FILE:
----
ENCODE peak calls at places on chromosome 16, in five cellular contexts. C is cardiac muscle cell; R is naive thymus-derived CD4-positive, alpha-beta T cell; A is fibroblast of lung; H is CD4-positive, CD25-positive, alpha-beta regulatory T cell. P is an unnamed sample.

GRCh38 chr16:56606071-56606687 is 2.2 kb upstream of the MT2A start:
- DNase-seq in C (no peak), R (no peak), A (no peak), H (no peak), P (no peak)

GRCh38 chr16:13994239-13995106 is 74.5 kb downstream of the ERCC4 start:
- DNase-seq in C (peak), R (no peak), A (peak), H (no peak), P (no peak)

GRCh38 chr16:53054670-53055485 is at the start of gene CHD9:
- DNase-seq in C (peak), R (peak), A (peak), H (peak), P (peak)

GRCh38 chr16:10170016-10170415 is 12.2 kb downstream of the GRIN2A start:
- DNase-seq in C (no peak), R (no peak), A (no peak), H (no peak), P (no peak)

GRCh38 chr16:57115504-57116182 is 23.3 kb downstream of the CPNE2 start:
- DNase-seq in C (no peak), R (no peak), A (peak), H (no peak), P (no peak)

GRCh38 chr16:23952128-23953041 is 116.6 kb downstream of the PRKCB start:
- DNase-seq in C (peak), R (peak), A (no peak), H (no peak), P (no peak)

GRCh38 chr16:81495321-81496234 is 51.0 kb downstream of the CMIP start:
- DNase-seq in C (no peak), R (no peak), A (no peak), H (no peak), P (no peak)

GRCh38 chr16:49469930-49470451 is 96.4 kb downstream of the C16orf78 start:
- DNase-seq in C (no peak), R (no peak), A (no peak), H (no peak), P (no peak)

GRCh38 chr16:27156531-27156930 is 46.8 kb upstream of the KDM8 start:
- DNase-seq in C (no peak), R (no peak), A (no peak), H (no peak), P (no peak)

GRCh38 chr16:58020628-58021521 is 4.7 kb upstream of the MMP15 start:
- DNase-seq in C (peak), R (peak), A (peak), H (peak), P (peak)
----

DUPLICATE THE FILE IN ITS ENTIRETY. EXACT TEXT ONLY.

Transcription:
ENCODE peak calls at places on chromosome 16, in five cellular contexts. C is cardiac muscle cell; R is naive thymus-derived CD4-positive, alpha-beta T cell; A is fibroblast of lung; H is CD4-positive, CD25-positive, alpha-beta regulatory T cell. P is an unnamed sample.

GRCh38 chr16:56606071-56606687 is 2.2 kb upstream of the MT2A start:
- DNase-seq in C (no peak), R (no peak), A (no peak), H (no peak), P (no peak)

GRCh38 chr16:13994239-13995106 is 74.5 kb downstream of the ERCC4 start:
- DNase-seq in C (peak), R (no peak), A (peak), H (no peak), P (no peak)

GRCh38 chr16:53054670-53055485 is at the start of gene CHD9:
- DNase-seq in C (peak), R (peak), A (peak), H (peak), P (peak)

GRCh38 chr16:10170016-10170415 is 12.2 kb downstream of the GRIN2A start:
- DNase-seq in C (no peak), R (no peak), A (no peak), H (no peak), P (no peak)

GRCh38 chr16:57115504-57116182 is 23.3 kb downstream of the CPNE2 start:
- DNase-seq in C (no peak), R (no peak), A (peak), H (no peak), P (no peak)

GRCh38 chr16:23952128-23953041 is 116.6 kb downstream of the PRKCB start:
- DNase-seq in C (peak), R (peak), A (no peak), H (no peak), P (no peak)

GRCh38 chr16:81495321-81496234 is 51.0 kb downstream of the CMIP start:
- DNase-seq in C (no peak), R (no peak), A (no peak), H (no peak), P (no peak)

GRCh38 chr16:49469930-49470451 is 96.4 kb downstream of the C16orf78 start:
- DNase-seq in C (no peak), R (no peak), A (no peak), H (no peak), P (no peak)

GRCh38 chr16:27156531-27156930 is 46.8 kb upstream of the KDM8 start:
- DNase-seq in C (no peak), R (no peak), A (no peak), H (no peak), P (no peak)

GRCh38 chr16:58020628-58021521 is 4.7 kb upstream of the MMP15 start:
- DNase-seq in C (peak), R (peak), A (peak), H (peak), P (peak)